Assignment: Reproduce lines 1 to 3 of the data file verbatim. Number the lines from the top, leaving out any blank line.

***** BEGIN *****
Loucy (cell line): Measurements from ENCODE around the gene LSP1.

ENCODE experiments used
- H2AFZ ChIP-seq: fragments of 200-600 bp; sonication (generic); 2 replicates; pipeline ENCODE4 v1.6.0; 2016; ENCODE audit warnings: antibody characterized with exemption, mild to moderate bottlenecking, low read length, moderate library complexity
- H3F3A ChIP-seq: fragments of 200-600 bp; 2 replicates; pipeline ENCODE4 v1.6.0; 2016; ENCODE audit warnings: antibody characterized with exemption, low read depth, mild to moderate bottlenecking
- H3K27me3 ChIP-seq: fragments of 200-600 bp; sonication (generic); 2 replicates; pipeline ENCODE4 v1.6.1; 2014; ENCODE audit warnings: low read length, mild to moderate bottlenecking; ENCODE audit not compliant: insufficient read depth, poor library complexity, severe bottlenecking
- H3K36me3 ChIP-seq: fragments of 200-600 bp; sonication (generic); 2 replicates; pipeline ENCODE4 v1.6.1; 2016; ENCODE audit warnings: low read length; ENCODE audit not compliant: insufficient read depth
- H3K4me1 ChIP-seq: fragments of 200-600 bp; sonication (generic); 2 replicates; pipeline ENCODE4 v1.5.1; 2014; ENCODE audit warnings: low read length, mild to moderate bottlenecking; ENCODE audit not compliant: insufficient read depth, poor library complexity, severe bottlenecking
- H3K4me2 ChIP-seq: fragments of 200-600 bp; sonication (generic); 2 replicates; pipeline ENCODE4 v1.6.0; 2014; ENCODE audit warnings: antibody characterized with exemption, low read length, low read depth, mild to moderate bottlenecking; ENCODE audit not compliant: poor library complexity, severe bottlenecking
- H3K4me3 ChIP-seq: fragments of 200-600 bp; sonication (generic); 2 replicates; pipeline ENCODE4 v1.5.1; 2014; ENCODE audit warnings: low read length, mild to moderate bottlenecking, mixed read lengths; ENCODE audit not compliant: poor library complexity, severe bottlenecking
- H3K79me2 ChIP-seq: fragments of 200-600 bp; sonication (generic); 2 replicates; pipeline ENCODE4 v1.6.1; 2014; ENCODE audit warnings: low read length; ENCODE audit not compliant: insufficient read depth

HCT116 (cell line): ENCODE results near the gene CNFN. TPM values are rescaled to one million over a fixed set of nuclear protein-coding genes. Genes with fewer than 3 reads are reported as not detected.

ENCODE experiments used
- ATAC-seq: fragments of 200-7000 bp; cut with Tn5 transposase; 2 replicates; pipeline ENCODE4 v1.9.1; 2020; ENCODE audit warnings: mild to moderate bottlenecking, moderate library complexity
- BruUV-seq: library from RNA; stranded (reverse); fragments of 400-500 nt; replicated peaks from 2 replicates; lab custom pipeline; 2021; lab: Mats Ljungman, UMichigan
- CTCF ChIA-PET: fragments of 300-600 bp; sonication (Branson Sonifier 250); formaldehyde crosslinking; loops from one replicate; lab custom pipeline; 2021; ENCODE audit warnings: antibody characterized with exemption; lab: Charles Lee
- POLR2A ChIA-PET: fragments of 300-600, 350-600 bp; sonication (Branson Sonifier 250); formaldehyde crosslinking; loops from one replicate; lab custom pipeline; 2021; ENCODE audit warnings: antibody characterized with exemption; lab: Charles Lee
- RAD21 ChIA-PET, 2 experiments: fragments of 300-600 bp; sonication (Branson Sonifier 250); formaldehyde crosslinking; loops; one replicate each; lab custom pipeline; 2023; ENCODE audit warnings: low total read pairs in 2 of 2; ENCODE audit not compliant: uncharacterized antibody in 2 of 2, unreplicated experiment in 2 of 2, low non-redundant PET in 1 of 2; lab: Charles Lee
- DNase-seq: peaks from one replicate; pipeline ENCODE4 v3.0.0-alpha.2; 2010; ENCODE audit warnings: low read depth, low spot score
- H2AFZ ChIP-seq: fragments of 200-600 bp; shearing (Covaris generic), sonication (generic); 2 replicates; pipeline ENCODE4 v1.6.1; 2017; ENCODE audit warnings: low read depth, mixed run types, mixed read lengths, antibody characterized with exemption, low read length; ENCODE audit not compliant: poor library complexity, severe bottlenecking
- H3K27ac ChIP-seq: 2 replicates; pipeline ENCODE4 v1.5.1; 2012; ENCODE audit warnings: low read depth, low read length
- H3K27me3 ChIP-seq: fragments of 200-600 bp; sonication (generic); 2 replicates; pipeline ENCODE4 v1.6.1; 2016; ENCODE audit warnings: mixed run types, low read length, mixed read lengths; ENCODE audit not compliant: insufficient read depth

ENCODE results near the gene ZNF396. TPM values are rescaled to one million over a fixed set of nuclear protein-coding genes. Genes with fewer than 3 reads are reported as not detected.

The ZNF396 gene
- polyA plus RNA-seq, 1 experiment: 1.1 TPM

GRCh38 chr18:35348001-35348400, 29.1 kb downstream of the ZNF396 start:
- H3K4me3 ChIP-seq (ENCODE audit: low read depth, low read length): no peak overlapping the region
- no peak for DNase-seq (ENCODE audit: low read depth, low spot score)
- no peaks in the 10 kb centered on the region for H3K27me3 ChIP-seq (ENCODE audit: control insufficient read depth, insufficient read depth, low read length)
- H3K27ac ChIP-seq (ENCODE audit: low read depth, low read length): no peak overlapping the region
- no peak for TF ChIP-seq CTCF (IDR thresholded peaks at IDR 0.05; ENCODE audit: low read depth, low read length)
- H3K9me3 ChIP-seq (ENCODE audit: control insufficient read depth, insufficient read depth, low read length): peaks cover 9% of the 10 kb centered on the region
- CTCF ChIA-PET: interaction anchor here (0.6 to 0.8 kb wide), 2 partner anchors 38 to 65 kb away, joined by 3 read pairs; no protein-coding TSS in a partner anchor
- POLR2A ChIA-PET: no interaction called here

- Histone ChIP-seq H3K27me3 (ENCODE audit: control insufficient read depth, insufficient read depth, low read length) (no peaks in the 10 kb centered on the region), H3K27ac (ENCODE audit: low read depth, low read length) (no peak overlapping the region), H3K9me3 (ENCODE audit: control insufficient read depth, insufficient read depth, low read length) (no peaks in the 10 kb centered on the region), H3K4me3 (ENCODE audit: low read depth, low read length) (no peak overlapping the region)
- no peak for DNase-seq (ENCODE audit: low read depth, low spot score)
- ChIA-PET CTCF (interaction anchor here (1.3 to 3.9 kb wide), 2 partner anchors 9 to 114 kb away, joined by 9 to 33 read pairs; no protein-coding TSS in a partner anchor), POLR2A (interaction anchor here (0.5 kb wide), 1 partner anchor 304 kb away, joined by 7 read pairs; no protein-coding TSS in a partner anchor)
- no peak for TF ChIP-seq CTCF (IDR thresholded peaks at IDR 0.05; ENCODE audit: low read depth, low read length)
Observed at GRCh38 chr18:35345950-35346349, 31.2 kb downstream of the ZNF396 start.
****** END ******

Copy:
Loucy (cell line): Measurements from ENCODE around the gene LSP1.

ENCODE experiments used
- H2AFZ ChIP-seq: fragments of 200-600 bp; sonication (generic); 2 replicates; pipeline ENCODE4 v1.6.0; 2016; ENCODE audit warnings: antibody characterized with exemption, mild to moderate bottlenecking, low read length, moderate library complexity